Sunday, October 28, 2012

Film Journal: Week Ending 10/21/2012

All About Eve (1950, Mankiewicz) **** A

Well, now I have to watch BORN YESTERDAY to see the performance that kept Bette Davis from the Oscar in one of the fiercest performances of the decade. Davis is the fading though still undeniably great star, and it's not hard to see that Davis is drawing on painful personal experience as her Margo Channing is slowly obsolesced by her conniving superfan-cum-amanuensis, the titular Eve (Ann Baxter). The rest of the cast does superb work (George Sanders was justly Oscar'd for his turn as a bitchy, Machiavellian impressario/theater critic), and at the half point Marilyn Monroe debuts like the real-life megaton bomb(shell) the fictional Eve is meant to represent. Baxter isn't as indelible as Davis, but perhaps that's by design in a film that mourns the way great actresses are cast out in favor of the new pretty thing, long before their own Awesomeness Expiration Dates.

My only real quibble is the "start at the end" framing device, which isn't particularly necessary, and deflates much of what should be revelations about Eve and her true intentions. This but seems to have been an extremely popular trope during Hollywood's golden years. Almost never does it work for me; not here, not in DOUBLE INDEMNITY, not in SUNSET BOULEVARD, not in . . . well, let's say it works infrequently, even in movies I think are landmark achievements in other respects. Am I wrong about this? What was the deal, classic movies?

The Searchers (1956, Ford) ***1/2 (B+) 

Sorry, but no, this isn't one of the 5 or 10 or 20 best movies of forever times, as seems to be the consensus these days. Which of course (as I apparently feel compelled to say any time I give less than four stars to a canonized movie) doesn't make it bad. Ford is an understated master as always; it's a gorgeous movie full of gorgeous shots, and Wayne is a powerful presence, but half the movie belongs to charisma-hole Jeffery Hunter and his oft-delayed betrothal to fellow charisma-hole Vera Miles (at least those crazy kids have something in common), which consistently derails the other much more interesting movie that keeps trying to happen. That movie is unquestionably great, though I think the film's rather inevitable ending (you're not going to end your picture with John Wayne murdering Natalie Wood) tries to let Ethan off the hook in a way that doesn't work after two-plus hours of vileness. Also, anybody who thinks that this movie is an outlier of racial sensitivity is forgetting the Indian bride played for yucks. (To say nothing about the stock "retarded" character, who is purely meant as comic relief and is about as funny as a clown*. Seriously, what the hell is it about 50s and 60s Westerns that thought that a retarded man or a dwarf or a retarded dwarf was necessary even in an otherwise dramatic piece? I don't see TO KILL A MOCKINGBIRD interrupted for a five minute scene of Billy Barty getting drunk and making hilariously lewd advances on Dill — which, now that I've typed that: yes, of course that would be better). Still, credit where due for presenting Ethan warts and all, as both a brave man of action and a miserable racist son of a bitch, and to Wayne for committing his considerable screen presence to the endeavor. It's strength is in letting us sort it out, which does leave us with a much more nuanced moral landscape that your usual 50s oater. You know, even with the cop-out ending.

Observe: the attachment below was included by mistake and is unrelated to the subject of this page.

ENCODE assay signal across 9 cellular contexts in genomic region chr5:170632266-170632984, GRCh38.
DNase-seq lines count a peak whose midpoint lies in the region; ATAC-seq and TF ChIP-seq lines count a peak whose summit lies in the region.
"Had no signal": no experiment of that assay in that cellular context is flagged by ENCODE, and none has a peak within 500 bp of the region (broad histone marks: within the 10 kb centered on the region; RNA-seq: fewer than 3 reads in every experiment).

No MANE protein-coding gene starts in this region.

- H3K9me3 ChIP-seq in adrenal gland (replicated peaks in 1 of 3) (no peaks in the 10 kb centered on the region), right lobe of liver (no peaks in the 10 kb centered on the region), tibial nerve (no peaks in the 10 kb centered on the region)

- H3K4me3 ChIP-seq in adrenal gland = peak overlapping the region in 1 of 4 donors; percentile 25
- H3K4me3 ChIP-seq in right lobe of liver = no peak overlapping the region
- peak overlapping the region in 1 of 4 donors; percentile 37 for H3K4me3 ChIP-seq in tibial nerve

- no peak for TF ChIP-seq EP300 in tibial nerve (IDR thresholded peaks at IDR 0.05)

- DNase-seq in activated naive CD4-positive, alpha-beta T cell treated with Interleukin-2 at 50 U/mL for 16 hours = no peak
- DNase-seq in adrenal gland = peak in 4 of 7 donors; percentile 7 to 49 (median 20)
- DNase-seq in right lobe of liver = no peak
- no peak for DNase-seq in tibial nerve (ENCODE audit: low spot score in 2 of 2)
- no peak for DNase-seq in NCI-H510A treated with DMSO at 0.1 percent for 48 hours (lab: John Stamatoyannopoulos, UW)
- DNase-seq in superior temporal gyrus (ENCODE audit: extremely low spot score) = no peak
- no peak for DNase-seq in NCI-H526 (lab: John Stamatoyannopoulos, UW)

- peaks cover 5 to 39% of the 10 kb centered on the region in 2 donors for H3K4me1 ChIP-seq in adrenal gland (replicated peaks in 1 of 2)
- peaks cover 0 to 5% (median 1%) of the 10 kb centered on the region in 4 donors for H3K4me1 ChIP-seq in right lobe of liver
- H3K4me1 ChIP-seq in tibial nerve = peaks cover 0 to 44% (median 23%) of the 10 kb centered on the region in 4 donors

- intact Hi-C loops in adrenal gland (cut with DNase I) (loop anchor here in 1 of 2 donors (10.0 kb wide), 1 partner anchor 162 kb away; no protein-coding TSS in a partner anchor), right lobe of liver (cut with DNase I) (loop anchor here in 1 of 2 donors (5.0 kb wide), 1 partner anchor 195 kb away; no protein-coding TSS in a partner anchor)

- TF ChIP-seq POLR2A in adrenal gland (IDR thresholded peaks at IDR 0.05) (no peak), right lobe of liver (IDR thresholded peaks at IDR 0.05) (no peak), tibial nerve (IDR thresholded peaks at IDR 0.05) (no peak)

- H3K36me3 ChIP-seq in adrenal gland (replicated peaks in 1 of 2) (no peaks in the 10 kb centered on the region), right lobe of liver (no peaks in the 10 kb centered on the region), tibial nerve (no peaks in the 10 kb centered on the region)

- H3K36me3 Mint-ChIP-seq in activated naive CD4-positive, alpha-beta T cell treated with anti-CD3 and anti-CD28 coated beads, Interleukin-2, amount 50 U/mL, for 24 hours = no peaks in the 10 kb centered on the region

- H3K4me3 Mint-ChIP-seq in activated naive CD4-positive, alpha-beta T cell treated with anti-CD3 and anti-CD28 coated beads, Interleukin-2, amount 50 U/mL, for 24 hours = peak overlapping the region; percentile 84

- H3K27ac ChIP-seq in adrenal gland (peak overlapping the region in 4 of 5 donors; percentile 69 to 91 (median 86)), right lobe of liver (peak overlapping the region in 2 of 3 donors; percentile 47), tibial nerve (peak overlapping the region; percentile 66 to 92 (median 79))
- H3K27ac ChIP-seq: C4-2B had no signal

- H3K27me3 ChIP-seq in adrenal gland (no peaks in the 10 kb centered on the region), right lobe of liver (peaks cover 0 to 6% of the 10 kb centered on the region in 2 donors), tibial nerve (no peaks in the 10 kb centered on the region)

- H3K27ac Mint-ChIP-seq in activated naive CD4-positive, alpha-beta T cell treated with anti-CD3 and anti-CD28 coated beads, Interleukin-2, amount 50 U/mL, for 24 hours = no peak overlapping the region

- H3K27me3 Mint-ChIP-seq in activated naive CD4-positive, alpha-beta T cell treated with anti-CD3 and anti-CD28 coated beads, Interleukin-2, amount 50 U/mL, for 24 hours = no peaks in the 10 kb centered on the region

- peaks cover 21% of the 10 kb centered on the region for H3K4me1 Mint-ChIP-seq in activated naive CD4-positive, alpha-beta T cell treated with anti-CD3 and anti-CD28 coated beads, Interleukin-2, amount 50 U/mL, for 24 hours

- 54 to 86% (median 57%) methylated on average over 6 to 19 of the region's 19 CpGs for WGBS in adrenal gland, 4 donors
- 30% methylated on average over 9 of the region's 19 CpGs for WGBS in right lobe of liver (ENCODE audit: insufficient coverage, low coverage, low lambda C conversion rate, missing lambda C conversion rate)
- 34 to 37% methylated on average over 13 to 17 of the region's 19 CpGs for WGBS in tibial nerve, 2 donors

*Clowns are not funny. They are horrible.

Surf's Up (2007, Brannon, Buck) **1/2 (C+)

You know what? I think I've seen enough kids movies cut from the exact same wan 'hero learns a lesson' template. (The lesson in this case is: enjoy the experience, not the accolades. Is it learned? By the hero?*) Manages watch-ability primarily via (1) some occasionally nifty integration of the animated characters into what appear to be real backgrounds, (2) Jeff Bridges' reprisal as The Dude in animated surfer penguin mode and (3) fairly breezy sense of humor that never seems to be taking itself seriously. The faux documentary trope drops in and out as the plot demands, though the talking head portions are probably the most entertaining. "Thoroughly inoffensive" sums it up well.

*Yes, and yes. I suppose after all it's good that the protagonist's arc involves his learning not to care if he wins or loses, since that was my starting point.

The Master (2012, PT Anderson) ***1/2 (A-)